National and historical symbols of Hungary

In this section you can find the crests of almost 2400 settlements of Hungary with notes. Find the starting letter of the settlement in the list and click if you want to see it.

The Coat of Arms of the Town of Demecser [¤]
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Demecser

(Szabolcs-Szatmár-Bereg County)

The seal of the Local Authority of the Town of Demecser: Shield shaped, the Seal is divided into three major sections.

On the upper left white section there stands a black contoured faint yellow water tower with two green trees in the front. On the upper right section there're three yellow wheat ears on a green background. The bottom section of the Seal is a fish-shaped area, inside there's a brown fish swimming left. Over this area there's a strong, black line. The Seal is encircled by golden olive branch on the left and golden oak-branch on the right. The two branches are tied up together by the bottom by a golden ribbon.

The History of Demecser

The village of Demecser is located at a distance of 25 kilometres northeast of Nyíregyháza, in an area where the regions of Közép-Nyírség and Rétköz meet. It is accesssbile on a minor road branching off from trunk road No. 4 at Székely. The Budapest-Záhony main railway line runs through the settlement.

As it is attested by numerous archeological finds the area of contemporary Demecser was inhabited as early as ancient times. The village is registered by archeologists and museologists as a place of the earliest finds of the so called ’Great Plain linear patterned pottery’. The patterns are mostly engravings of simple geometrical forms, but examples representing the later Körös-Szamos area painted pottery were also found.

The name of the settlement was first mentioned in a document around 1261-1267, according to which in the vicinity of the village of Kék Governor Sándor Kárászi purchased an estate called Kendemecher. As it is attested by some other sources the name of the settlement first occured in a deed of gift of approximately 1270-1272, according to which King Stephen V bestowed the settlement on Sándor Kárászi.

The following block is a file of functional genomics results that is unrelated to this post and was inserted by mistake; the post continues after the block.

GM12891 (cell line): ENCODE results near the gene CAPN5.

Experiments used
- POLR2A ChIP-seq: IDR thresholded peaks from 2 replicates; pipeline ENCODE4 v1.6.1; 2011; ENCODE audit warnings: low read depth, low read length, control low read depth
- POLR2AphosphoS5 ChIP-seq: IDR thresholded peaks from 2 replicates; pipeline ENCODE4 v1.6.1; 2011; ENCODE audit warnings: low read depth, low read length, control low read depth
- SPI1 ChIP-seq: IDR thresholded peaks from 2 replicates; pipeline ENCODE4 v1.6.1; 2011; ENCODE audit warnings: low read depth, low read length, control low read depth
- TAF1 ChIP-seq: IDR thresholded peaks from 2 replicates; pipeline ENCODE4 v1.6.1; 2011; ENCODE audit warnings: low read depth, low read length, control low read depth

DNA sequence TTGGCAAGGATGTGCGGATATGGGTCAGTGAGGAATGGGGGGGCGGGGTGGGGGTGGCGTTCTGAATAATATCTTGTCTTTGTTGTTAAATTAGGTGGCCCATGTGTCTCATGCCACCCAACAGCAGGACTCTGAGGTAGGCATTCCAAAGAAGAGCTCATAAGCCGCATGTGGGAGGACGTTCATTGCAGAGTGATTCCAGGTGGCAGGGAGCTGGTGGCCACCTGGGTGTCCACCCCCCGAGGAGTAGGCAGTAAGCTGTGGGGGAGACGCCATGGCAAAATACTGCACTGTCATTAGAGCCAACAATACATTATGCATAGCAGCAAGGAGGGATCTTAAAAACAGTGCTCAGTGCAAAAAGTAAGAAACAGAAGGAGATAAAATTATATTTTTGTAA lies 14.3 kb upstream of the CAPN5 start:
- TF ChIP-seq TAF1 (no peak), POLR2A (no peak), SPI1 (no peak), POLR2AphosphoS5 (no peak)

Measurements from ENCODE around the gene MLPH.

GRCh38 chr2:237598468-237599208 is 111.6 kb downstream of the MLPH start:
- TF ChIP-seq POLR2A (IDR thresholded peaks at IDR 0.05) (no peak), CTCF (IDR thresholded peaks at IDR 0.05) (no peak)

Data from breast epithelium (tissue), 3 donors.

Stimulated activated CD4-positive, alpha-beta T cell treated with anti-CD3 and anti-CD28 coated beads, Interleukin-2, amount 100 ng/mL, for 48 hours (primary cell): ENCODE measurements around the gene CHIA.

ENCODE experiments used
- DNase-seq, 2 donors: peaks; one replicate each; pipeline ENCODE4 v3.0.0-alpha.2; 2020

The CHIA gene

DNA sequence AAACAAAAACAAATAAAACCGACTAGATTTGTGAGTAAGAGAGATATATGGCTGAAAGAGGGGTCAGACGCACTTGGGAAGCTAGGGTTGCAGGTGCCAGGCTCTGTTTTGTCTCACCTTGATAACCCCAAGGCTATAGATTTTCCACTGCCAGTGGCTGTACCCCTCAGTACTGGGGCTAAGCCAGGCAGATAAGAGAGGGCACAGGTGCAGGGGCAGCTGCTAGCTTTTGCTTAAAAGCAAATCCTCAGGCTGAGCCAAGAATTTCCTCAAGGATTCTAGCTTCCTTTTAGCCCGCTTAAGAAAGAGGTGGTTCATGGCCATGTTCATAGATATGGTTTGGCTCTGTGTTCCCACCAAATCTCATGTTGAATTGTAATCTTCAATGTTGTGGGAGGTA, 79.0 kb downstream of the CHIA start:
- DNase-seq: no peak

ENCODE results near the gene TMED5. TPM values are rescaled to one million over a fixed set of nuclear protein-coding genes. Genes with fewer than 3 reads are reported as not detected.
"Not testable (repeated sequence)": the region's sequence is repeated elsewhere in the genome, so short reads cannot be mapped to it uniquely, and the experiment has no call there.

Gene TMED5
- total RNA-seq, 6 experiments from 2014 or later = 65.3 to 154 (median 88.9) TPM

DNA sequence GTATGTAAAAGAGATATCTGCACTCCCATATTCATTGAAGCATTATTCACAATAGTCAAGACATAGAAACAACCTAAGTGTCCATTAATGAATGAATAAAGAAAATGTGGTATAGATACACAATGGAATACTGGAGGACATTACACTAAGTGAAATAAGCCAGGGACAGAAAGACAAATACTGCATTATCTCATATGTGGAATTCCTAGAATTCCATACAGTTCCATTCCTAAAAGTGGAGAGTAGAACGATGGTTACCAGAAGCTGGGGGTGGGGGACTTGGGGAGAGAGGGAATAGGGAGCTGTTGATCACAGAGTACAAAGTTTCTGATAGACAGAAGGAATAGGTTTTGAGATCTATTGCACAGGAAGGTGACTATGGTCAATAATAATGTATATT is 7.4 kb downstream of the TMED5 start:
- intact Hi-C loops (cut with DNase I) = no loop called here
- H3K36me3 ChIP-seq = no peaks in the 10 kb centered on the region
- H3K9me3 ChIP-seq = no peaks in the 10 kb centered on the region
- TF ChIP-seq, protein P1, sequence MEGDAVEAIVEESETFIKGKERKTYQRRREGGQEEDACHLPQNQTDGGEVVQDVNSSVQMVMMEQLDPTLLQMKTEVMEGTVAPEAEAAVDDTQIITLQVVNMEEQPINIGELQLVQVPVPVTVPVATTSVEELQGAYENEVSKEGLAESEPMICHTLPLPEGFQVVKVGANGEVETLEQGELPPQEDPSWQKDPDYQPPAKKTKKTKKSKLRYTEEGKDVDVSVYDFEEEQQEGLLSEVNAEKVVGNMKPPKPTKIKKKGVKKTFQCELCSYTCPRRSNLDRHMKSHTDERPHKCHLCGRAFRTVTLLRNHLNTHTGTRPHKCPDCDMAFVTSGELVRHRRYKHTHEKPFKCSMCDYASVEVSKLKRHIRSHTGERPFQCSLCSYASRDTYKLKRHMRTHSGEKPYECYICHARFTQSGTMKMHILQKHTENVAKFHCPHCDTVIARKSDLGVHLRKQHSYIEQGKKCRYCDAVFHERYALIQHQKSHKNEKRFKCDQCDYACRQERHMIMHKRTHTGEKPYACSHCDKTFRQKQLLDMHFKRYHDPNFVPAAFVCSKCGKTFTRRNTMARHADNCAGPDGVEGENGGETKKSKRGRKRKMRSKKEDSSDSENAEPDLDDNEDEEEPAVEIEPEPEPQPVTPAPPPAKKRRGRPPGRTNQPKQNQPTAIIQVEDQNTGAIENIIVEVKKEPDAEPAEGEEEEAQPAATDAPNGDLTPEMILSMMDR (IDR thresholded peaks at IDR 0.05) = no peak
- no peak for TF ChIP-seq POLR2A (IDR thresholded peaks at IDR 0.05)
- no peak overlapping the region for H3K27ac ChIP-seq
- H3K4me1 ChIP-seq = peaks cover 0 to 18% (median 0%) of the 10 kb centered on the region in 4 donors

Due to a decision brought by the Palatine in 1331, Miklós, the son of Sándor Kárászi lost part of the village; it is also known that his brother had the intention of selling the other part of the village to a man called Pál Magyar. István, a member of the Kállay branch of the Balogh-Semjén clan registered a protest against this intention on the grounds of owning the settlement himself. In spite of this fact it seems to be certain that eventually Pál Magyar was able to purchase the village of Demecser, with the surrounding swamps and 30 fish ponds for an amount of 400 silver forints. The stone building of the village church, which was constructed to honour St. George existed as early as this period. In 1354 Demecser was given to Erzsébet, the daughter of Pál Magyar, as part of her dowry.

The 15th century brought a change in the history of Demecser. It was in this period that the settlement obtained the right to hold fairs and it was raised to the rank of market town. In 1415 Demecser as well as its outer fields were obtained by the members of the Czudar family.

Demecser was a market town from 1460 to 1886. Its right to hold fairs was first mentioned in a document of 1466. It can be concluded form the date that these privileges were most likely to have been given to the settlement by King Mathias. Bessénytanya, Bodótanya, Borzsovatanya, Feketetanya, Idatanya, Kolbárttanya, Vártanya, Verestanya, Fellegvártanya, Kistanya were also parts of Demecser in this period. The owners of the settlement were the members of the Várady and Kállay families.

According to the tax register of 1556 Demecser had 32 tax paying households, so the number of inhabitants is estimated to have been about 160-165 people. In 1588 there were 93 serfs in the village and they belonged to the members of the Várady family. Due to the swamps of Rétköz the area was relatively sparsely populated because people could only settle down at some heights. In 1611, when the male branch of the Várady family died out members of various nobiliary families claimed the right to Demecser. In the middle of the 17th century István Lónyay was one of its owners and he was given the right of ownership of part of the village by the palatine.Others obtained parts of the settlement by right of mortgage. There were times when part of the village was a royal possession.

The census of 1720 registered 14 units of land held in villeinage, two dry mills and three water mills in the village.